Marie sighed, squatting down.  George looked up, hopefully; the base of his right wing was starting to itch.  But Marie wasn’t done.

“Look, I know being indoors all the time is hard on you, but soon enough the village idiots will see that you need space and Bill and Tommy will be able to finish the kennel for you.  So be good, okay?  No more burning things inside the house.”

George nodded to show he understood.  Marie knew it was very likely she would come home to another piece of charred furniture, but she’d let the issue slide for now.  She was ultimately more upset with the Department of Building and Zoning (referred to as “the village idiots” in the Finnegan household) than she was with George.  Soon after Bill had started building George’s kennel, an inspector had shown up to inform them that they couldn’t build a kennel for a dragon because it would be too close to their property line and put their neighbor’s houses at risk.  Marie and Bill were currently going back and forth with the town about building the kennel, so until then George was stick inside and confined to his fenced, ceramic tiled closet and asbestos lined doggy bed.  Not that he didn’t escape on a regular basis.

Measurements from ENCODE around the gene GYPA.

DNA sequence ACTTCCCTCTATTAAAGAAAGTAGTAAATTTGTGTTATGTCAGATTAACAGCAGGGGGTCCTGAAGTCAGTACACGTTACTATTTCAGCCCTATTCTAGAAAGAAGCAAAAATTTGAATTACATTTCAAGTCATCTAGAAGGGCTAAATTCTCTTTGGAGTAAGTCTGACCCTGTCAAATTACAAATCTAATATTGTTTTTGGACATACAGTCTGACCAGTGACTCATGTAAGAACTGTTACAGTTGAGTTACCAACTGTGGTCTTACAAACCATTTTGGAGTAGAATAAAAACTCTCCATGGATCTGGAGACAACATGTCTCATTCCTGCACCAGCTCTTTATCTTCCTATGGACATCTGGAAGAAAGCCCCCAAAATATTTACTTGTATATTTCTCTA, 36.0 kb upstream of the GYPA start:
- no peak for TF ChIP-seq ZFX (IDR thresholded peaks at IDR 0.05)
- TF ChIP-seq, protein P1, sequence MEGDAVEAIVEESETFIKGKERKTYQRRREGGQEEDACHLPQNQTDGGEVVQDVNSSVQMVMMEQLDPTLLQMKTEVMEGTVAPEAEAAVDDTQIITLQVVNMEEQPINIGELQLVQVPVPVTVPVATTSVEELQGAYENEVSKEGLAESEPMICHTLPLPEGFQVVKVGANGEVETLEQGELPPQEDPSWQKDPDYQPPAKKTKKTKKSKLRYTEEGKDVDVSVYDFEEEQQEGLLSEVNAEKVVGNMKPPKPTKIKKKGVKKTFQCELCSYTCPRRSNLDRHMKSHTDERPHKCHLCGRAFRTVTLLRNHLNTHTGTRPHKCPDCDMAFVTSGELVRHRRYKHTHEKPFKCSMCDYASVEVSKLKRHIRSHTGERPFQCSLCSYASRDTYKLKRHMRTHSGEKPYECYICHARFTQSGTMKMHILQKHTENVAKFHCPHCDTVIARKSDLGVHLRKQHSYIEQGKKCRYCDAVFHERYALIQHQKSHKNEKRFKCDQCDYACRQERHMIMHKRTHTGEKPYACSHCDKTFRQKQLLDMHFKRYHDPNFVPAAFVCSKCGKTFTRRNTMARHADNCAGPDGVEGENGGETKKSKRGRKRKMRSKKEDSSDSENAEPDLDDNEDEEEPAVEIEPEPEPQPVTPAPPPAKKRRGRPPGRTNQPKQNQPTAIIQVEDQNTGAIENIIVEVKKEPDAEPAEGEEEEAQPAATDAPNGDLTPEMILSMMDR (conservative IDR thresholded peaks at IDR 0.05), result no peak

George wiggled his itchy wing, inviting Marie to scratch him.  She did so with her fingernails, causing George to hum happily.  His lidded eyes half closed, he curved into the scratch.  Marie couldn’t help but smile.  George always showed his appreciation when given attention.

The back door slammed open, followed by rushing footsteps and, “GEORGE!  MOMMY! I’M HOME!”

Marie stopped scratching and George started, as if awakened from a blissful dream.  He was instantly alert.  His tail wagged, snapping like a sail in the wind at every turn, and his short lizard tongue lolled between his jagged teeth.  His favorite playmate was home!

Tommy came rushing in, his backpack half off and shoes still on, and he threw himself at George.  George returned his enthusiasm by leaping into Tommy’s lap, his wings outstreatched as far as they would go.

“Tommy, shoes!” Bill called from the door.  Marie could hear him hopping to take his own shoes off and shut the door at the same time.

“I’m going outside with George!” Tommy called back.  “We can go, right, Mommy?” Tommy asked Marie, both his and George’s eyes pleading.

Marie smiled and nodded, “Just be back in for dinner in an hour.”

“Alright!” Tommy shouted, dropping his backpack on the living room floor and making a dash for the sliding glass door that lead to the backyard.  George bounded after him, gliding a foot or so off the ground with every leap.

Marie didn’t bother calling after Tommy about leaving his backpack on the floor.  There was no point.  Instead, she picked it up and went to check the pantry for baking powder.